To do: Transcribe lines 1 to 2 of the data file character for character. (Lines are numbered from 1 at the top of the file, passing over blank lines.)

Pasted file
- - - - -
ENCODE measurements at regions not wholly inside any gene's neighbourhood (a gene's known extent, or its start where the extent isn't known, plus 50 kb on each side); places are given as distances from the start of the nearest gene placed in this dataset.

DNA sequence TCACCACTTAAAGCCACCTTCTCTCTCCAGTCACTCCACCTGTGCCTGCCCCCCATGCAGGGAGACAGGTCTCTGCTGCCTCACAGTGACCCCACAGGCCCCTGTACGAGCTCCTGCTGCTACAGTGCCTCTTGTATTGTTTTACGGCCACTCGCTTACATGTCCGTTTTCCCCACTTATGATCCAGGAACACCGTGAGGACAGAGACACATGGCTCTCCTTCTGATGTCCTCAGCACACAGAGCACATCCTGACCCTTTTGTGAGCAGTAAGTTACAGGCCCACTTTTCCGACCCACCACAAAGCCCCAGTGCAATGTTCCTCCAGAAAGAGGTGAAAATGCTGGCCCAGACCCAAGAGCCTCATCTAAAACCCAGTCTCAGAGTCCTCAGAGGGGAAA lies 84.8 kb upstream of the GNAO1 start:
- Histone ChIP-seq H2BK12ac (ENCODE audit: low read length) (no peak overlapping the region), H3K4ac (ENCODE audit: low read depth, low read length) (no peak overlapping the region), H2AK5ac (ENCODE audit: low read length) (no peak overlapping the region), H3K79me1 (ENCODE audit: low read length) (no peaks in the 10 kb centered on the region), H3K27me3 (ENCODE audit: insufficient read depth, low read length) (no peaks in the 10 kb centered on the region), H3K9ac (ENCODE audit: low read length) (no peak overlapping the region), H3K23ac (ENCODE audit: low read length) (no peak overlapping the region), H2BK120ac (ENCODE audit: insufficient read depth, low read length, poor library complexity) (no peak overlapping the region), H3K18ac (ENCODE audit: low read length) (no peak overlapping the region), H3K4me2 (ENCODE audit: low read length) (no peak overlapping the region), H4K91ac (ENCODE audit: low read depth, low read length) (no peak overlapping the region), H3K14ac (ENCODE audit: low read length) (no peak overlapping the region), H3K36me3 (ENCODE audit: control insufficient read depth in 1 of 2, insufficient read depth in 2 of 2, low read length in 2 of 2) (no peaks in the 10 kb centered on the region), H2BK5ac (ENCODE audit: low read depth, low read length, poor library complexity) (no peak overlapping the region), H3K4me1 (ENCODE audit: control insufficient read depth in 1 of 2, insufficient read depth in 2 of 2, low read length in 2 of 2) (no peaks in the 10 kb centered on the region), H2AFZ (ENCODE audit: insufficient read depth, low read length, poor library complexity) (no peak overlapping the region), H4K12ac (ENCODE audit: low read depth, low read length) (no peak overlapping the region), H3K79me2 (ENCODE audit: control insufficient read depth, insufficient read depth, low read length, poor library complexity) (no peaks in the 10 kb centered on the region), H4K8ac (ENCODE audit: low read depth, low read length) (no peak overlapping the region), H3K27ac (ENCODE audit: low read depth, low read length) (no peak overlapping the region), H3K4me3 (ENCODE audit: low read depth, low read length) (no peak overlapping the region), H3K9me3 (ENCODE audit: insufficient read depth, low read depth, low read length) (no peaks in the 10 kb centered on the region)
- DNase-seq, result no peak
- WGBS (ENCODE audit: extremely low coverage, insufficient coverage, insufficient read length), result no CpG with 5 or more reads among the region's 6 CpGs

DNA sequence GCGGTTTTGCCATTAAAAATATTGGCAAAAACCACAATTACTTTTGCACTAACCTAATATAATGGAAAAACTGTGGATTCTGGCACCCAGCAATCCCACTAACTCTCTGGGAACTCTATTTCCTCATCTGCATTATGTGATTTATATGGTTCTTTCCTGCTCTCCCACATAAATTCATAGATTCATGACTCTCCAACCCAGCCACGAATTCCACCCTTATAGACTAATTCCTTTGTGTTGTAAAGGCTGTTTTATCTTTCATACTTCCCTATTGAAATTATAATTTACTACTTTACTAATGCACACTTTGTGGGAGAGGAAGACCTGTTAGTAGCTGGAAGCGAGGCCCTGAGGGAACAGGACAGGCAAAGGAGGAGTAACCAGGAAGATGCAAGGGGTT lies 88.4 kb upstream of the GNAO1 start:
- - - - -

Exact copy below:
ENCODE measurements at regions not wholly inside any gene's neighbourhood (a gene's known extent, or its start where the extent isn't known, plus 50 kb on each side); places are given as distances from the start of the nearest gene placed in this dataset.

DNA sequence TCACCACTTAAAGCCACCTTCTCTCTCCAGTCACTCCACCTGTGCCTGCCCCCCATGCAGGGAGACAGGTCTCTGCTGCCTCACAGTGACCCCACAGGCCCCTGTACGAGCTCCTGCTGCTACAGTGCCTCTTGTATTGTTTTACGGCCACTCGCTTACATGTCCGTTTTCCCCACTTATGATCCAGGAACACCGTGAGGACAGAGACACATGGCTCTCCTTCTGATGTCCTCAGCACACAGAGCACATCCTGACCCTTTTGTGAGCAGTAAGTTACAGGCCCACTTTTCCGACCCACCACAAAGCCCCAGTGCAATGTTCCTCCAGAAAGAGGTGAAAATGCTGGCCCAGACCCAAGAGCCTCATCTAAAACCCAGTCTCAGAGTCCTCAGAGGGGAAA lies 84.8 kb upstream of the GNAO1 start: